Peace Corps and EPA Celebrate World Environment Day
Peace Corps Volunteers Promote Environmental Awareness and Protection
WASHINGTON, D.C., June 5, 2014 – In honor of World Environment Day, the Peace Corps and the U.S. Environmental Protection Agency are collaborating to highlight Peace Corps volunteers who are protecting the environment and strengthening understanding of environmental issues in their communities. Celebrated in more than 100 countries worldwide, World Environment Day presents an opportunity to encourage public awareness and positive action for the environment.
People in developing countries often cook and heat their food over an open flame, which can be costly and dangerous. The overuse of wood and charcoal leads to widespread deforestation, and smoke inhalation can lead to health problems. To reduce the need for fuel, boost income, decrease deforestation, and improve health and air quality, Peace Corps volunteers around the world are helping their communities build improved cookstoves. Read more about Peace Corps volunteers’ environmental projects below and on the Peace Corps and EPA blogs.
In the Dominican Republic, Peace Corps volunteer Courtney Columbus of Lower Burrell, Penn., and a group of local women recently built 70 improved cookstoves around their community. Rather than cooking over an open flame, the cookstoves have an enclosed cooking chamber that burns firewood more efficiently and chimneys that direct smoke away from the chef. Columbus used an adapted cookstove design so the fire inside the stove can heat two hot plates simultaneously, since Dominican women commonly cook pots of rice and beans.
“Improved cookstoves have changed the way that women in our sites cook, changed the air that they breathe, and changed the way they treat their environment,” Columbus said. “Those mornings when I stop by my neighbors’ homes and see them contentedly boiling a pot of coffee on the improved cookstove that we spent a sweaty day building, and a sweaty year planning for, gives me the motivation to keep working.”
Peace Corps volunteer Greg Plimpton of Palm Beach Gardens, Fla., recently worked with his community members in Peru to build 15 improved cookstoves with the help of a grant through the Peace Corps’ Small Project Assistance program. Plimpton has also trained fellow Peace Corps volunteers, non-governmental organization representatives, and local masons on stove construction, use and maintenance techniques.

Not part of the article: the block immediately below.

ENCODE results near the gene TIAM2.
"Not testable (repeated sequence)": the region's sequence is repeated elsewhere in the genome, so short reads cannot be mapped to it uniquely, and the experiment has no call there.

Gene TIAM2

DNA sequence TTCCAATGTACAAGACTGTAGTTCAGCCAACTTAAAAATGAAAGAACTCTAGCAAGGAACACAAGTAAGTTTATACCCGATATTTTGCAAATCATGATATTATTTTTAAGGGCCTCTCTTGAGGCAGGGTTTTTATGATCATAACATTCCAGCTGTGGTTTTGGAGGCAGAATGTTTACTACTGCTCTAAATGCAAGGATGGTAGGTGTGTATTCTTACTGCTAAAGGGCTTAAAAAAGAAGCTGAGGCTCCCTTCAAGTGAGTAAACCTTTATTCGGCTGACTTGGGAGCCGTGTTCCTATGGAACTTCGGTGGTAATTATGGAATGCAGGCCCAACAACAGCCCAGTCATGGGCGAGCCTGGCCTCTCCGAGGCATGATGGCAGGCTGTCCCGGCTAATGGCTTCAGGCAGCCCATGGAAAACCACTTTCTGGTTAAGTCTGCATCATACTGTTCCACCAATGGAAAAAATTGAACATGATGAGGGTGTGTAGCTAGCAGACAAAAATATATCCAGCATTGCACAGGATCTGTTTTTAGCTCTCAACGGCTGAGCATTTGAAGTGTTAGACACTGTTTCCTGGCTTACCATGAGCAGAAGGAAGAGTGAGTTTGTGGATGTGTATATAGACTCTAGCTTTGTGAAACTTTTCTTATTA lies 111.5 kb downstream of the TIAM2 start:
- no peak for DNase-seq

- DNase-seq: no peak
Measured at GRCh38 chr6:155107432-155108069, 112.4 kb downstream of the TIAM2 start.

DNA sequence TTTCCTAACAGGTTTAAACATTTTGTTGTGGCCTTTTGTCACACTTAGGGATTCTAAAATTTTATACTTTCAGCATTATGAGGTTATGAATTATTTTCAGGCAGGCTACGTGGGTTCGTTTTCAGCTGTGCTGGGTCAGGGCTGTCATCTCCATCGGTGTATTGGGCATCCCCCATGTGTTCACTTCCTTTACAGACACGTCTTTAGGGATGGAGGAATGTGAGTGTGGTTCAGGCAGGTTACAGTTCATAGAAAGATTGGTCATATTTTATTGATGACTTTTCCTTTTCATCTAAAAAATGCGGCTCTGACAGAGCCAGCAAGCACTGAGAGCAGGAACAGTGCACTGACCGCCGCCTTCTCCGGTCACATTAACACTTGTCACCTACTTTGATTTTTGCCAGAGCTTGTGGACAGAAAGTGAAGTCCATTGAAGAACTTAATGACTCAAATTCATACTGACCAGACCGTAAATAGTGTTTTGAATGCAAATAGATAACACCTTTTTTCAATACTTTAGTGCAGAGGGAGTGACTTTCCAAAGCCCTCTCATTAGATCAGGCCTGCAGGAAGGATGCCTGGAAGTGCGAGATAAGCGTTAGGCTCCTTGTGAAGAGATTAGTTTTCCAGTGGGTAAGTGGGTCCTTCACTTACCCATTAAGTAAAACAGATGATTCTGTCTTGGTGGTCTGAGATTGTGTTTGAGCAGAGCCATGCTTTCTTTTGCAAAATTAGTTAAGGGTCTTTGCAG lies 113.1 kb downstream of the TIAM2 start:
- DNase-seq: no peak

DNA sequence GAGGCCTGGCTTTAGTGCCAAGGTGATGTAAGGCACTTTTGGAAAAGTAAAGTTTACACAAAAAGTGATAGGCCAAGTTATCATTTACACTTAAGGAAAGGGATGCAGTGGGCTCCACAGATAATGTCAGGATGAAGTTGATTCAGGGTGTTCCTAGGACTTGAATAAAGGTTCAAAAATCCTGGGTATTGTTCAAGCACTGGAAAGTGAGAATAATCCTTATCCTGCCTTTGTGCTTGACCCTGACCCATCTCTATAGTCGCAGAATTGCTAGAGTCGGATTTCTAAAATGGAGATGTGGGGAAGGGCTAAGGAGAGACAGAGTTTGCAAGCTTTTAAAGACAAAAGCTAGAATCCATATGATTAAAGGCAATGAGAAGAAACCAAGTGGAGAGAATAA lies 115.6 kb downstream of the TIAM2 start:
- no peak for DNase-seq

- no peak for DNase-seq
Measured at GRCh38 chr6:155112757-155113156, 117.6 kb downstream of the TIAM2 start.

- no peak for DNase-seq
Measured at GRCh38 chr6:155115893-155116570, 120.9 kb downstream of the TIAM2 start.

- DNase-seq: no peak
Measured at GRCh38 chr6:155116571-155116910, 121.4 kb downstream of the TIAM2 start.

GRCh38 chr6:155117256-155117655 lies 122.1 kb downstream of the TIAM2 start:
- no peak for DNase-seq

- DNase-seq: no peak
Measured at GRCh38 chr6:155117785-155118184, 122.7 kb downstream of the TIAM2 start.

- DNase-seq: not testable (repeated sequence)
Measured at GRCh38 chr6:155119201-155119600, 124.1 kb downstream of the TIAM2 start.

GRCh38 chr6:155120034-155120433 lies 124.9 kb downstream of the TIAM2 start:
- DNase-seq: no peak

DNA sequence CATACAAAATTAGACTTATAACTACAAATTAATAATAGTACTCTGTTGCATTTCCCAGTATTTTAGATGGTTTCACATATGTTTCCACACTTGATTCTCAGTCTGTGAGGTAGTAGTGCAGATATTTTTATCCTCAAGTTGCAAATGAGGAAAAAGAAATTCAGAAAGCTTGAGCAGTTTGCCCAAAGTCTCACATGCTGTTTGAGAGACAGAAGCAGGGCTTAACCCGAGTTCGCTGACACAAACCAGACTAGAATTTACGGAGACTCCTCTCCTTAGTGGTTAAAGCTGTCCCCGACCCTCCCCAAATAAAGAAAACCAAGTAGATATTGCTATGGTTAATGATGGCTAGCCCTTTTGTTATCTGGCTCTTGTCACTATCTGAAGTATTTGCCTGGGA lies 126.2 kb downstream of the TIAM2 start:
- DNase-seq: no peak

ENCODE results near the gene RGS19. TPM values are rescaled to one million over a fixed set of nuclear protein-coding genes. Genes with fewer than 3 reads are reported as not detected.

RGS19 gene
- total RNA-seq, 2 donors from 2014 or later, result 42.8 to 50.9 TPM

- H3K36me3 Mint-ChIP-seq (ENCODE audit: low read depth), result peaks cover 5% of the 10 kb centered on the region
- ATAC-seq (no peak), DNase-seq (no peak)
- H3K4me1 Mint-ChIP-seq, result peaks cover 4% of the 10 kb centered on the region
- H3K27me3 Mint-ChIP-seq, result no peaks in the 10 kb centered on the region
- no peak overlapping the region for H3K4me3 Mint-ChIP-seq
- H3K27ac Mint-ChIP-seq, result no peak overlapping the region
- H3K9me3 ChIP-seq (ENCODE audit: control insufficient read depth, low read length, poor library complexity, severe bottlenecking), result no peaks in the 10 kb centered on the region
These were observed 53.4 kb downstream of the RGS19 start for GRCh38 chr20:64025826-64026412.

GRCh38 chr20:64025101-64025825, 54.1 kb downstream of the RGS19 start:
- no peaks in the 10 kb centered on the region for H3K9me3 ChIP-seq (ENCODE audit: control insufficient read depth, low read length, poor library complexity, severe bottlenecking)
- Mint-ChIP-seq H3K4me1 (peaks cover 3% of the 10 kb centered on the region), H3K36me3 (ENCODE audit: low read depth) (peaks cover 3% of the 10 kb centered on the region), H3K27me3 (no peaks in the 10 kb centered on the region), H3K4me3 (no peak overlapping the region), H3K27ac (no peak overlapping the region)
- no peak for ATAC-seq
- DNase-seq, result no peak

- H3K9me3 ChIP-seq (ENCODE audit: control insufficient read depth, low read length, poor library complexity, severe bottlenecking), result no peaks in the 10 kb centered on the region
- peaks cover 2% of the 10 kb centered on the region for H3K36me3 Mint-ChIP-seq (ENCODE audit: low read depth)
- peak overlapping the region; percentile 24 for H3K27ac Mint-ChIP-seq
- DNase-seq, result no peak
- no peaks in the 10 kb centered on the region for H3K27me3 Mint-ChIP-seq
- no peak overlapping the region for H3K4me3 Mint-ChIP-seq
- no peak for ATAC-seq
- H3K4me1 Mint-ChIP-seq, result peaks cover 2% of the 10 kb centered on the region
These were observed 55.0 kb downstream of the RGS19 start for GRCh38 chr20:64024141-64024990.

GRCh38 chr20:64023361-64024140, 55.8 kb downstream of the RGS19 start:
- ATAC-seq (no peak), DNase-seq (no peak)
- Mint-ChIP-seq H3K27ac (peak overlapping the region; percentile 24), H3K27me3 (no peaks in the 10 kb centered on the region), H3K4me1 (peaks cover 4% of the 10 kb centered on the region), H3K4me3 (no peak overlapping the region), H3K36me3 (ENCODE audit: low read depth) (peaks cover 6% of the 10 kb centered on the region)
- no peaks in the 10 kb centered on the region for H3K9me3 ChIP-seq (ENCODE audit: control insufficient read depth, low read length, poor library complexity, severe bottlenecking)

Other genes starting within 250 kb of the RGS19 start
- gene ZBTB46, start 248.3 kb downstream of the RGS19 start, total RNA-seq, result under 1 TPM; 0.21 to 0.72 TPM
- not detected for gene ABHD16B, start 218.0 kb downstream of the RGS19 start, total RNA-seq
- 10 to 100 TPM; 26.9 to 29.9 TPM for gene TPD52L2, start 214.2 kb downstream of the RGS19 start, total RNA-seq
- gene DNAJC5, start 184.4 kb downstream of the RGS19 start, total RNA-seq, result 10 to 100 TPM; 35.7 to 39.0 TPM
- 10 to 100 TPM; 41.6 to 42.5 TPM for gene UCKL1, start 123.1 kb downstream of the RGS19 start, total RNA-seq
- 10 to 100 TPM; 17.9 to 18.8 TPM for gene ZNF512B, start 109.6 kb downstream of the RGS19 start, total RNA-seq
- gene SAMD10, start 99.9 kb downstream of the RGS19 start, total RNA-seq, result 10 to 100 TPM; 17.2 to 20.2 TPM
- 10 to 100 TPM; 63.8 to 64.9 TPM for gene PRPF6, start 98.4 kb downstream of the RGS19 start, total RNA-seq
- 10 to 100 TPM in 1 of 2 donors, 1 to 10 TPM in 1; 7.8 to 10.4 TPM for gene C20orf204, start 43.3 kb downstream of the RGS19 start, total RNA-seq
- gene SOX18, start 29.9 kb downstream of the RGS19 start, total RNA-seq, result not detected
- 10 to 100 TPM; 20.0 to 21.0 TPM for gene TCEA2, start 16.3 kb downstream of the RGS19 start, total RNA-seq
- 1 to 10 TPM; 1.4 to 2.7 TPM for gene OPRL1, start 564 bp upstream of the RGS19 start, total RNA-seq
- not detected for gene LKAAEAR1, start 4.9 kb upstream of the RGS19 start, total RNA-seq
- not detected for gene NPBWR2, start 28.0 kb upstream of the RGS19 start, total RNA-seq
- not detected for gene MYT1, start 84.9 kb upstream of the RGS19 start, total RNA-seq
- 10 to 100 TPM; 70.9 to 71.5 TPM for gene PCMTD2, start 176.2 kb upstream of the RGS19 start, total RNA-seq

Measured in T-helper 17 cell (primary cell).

“Since completion of my project, the masons and NGOs that I trained have gone on to install over one hundred stoves in the area – a very gratifying and sustainable result,” Plimpton said. “It was a real joy for me to see mothers no longer having to wipe tears from their eyes from smoke irritation, toddlers no longer getting close to an open flame, and walls and ceilings no longer covered with nasty soot.”
Currently serving and returned Peace Corps volunteers recently joined forces with Rotary International to deliver efficient cookstoves to 65 households across two villages in Vanuatu. Returned volunteers Charles Hunt of Denver, who served in Vanuatu from 2006-2008, and Dennis Mello, who served in Vanuatu from 2007-2009, along with support from the Denver LoDo Rotary Club and the Port Vila Vanuatu Rotary Club, not only provided the cookstoves but are also studying their impact.
“As a Rotarian and an RPCV, there are opportunities to make a difference if you are willing to act,” Hunt said. “This is an opportunity to help the people of Vanuatu and research the effectiveness of our efforts at the same time to give us a better opportunity to create a sustainable project.”
About the Peace Corps: As the preeminent international service organization of the United States, the Peace Corps sends Americans abroad to tackle the most pressing needs of people around the world. Peace Corps volunteers work at the grassroots level with local governments, schools, communities, small businesses and entrepreneurs to develop sustainable solutions that address challenges in education, health, economic development, agriculture, environment and youth development. When they return home, volunteers bring their knowledge and experiences – and a global outlook – back to the United States that enriches the lives of those around them. President John F. Kennedy established the Peace Corps in 1961 to foster a better understanding among Americans and people of other countries. Since then, more than 215,000 Americans of all ages have served in 139 countries worldwide. Visit www.peacecorps.gov to learn more.
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